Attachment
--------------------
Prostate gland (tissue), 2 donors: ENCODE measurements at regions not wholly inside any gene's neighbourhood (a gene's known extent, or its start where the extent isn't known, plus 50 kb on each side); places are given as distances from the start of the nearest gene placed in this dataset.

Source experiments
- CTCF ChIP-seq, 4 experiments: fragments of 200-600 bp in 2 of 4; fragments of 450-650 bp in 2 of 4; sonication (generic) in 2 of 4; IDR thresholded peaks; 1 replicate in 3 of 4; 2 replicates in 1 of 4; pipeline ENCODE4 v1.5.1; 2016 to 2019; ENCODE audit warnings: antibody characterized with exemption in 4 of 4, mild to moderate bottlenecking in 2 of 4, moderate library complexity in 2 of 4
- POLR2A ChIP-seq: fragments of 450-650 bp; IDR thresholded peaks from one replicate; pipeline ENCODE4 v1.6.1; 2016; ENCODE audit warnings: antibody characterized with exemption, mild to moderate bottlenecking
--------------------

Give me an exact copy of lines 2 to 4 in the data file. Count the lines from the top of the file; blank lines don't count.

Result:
Source experiments
- CTCF ChIP-seq, 4 experiments: fragments of 200-600 bp in 2 of 4; fragments of 450-650 bp in 2 of 4; sonication (generic) in 2 of 4; IDR thresholded peaks; 1 replicate in 3 of 4; 2 replicates in 1 of 4; pipeline ENCODE4 v1.5.1; 2016 to 2019; ENCODE audit warnings: antibody characterized with exemption in 4 of 4, mild to moderate bottlenecking in 2 of 4, moderate library complexity in 2 of 4
- POLR2A ChIP-seq: fragments of 450-650 bp; IDR thresholded peaks from one replicate; pipeline ENCODE4 v1.6.1; 2016; ENCODE audit warnings: antibody characterized with exemption, mild to moderate bottlenecking